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Q:

I want to lose weight, quit smoking and get fit but I find it hard. I don’t feel well because of my bad habits and it is just no fun. What do you suggest?

A:

Pushing through obstacles and making change is a mind-set. We, as a modern culture, tend to moan and grumble about not getting our way or the difficulties we face. Two centuries ago there seemed to be a lot less griping though times were tougher. There was little time for fun, pleasure and personal fulfillment. Either you tended your fields when necessary or you and your family starved. Life fell squarely on your shoulders.

In modern times however, our reaction to disappointment and dissatisfaction most often comes across as, “Poor me. My life should be the way I expect it to be, easy and effortless.  It’s awful when it is not. I must do everything in my power to avoid difficulties, unpleasantness and discomfort because I couldn’t stand it otherwise.”

Remember the humorous quip, “God give me patience. But, HURRY!”

Not having sufficient patience in life often leads to fast and usually thoughtless behavior. People often react by striking out (anger) or withdrawing (anxiety and depression).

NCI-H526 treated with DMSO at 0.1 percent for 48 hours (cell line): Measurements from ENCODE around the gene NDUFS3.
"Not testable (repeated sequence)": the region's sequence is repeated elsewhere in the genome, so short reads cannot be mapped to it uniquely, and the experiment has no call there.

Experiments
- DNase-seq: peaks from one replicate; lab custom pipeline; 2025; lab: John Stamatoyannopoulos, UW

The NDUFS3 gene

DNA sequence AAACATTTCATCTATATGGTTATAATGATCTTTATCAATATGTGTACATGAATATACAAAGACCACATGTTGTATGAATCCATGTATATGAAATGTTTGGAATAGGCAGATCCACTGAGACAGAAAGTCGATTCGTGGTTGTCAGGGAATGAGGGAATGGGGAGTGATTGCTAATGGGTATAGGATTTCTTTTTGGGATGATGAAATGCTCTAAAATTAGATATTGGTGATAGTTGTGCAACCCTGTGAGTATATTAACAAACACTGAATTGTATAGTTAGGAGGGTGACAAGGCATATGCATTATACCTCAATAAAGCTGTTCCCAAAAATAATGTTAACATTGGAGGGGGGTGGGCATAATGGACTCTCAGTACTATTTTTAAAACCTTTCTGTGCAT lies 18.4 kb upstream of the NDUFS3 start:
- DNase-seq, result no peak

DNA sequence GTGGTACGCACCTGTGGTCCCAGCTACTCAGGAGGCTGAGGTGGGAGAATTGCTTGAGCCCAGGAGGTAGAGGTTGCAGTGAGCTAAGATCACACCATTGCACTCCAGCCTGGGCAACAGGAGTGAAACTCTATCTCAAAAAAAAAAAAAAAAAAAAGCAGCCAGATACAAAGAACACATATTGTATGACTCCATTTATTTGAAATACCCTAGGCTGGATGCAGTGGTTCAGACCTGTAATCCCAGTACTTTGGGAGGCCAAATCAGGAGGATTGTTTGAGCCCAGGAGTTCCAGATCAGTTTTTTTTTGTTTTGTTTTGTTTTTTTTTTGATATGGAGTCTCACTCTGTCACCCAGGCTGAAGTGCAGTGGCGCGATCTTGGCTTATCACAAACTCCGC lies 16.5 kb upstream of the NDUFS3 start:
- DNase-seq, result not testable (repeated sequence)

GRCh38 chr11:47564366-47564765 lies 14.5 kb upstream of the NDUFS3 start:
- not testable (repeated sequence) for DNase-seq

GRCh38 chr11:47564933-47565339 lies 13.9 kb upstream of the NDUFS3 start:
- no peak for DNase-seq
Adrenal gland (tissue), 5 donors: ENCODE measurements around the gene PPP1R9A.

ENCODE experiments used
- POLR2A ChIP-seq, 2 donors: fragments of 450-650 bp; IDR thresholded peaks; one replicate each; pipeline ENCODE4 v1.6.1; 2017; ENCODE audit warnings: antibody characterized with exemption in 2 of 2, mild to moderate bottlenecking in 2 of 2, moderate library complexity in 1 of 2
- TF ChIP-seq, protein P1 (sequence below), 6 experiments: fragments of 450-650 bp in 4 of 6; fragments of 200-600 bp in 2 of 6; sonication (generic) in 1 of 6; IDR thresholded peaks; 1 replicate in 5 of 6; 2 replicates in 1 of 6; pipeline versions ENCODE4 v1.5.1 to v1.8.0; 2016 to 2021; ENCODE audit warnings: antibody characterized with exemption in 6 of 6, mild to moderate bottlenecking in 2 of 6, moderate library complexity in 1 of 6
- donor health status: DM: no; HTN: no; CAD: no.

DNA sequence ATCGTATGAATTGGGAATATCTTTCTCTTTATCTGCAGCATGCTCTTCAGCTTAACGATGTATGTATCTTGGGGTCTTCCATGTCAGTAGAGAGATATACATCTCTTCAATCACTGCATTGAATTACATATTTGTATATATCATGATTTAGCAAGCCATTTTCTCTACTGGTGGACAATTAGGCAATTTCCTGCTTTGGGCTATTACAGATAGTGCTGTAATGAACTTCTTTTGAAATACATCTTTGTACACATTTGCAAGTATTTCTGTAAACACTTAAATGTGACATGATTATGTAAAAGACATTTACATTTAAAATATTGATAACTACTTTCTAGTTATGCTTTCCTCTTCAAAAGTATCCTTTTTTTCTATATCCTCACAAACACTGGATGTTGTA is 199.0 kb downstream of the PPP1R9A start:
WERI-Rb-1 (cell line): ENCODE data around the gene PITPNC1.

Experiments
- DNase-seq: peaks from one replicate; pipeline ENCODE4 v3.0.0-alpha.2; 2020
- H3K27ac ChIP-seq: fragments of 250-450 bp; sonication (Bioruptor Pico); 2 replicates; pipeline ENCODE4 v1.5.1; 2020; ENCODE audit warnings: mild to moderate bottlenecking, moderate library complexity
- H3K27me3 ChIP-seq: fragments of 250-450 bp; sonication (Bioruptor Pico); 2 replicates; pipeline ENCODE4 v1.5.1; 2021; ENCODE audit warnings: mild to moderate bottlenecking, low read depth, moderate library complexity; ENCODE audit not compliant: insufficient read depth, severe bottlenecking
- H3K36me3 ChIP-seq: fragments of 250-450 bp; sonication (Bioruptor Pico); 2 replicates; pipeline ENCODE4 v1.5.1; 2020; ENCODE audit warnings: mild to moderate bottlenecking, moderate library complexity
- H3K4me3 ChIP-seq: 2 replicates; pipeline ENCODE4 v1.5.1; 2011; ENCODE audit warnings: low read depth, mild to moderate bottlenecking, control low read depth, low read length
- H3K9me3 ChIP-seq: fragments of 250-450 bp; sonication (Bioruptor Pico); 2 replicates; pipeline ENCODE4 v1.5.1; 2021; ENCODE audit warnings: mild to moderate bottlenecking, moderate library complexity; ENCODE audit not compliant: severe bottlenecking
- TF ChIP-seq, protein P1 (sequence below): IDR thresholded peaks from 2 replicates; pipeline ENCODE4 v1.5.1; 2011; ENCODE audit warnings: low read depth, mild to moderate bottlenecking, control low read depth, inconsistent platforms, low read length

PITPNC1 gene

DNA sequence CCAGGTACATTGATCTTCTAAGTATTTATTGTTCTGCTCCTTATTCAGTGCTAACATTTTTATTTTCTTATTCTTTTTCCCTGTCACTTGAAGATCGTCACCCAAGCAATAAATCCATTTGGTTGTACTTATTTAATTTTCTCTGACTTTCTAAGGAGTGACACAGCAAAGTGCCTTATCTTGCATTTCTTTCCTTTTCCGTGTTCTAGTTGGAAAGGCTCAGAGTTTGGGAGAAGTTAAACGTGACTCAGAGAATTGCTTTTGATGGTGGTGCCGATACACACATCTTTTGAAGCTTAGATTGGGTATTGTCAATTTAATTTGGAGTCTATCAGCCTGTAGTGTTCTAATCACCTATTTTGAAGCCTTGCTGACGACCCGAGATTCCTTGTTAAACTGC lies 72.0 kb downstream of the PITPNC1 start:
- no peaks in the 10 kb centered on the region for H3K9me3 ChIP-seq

One way to take constructive action when things go badly is not to consult your feelings. This may sound odd at first, but it is something you do a thousand times a day. You don’t consult your feelings when you brush your hair, put on underwear or tie your shoes. You just do it.

Anytime someone starts off with, “That’s so hard” or “That’s too hard” or “I don’t feel like it,” you can bet that it’s the whine of self-pity that’s taking hold.

The action needed may be hard. So what? Either you do it or you don’t. You get a different outcome either way. The outcome doesn’t care, but you do.

Do not consult your feelings when you have difficult things to do that you know are good, healthy or appropriate. As Nikeä says, “Just do it!” It is easier and more enjoyable if you are not consumed with whining and complaining about the way the world is.

Work on making your time more pleasurable. Focus on the benefits of the outcome or the satisfaction you will feel later. Do not get stuck in self-pity.

Trust that you can do it. You will survive and flourish. Enjoyment, fun and fulfillment will increase as you develop tolerance to problems and displeasure.

You are not pitiful and poor. You can soar.
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Daniel Rutley
Daniel Rutley, Psy.D. is a Clinical Psychotherapist in private practice in Mississauga. He is also the best-selling author of Escaping Emotional Entrapment: Freedom from negative thinking and unhealthy emotions. He specializes in depression, anxiety, anger, habit control and relationship issues.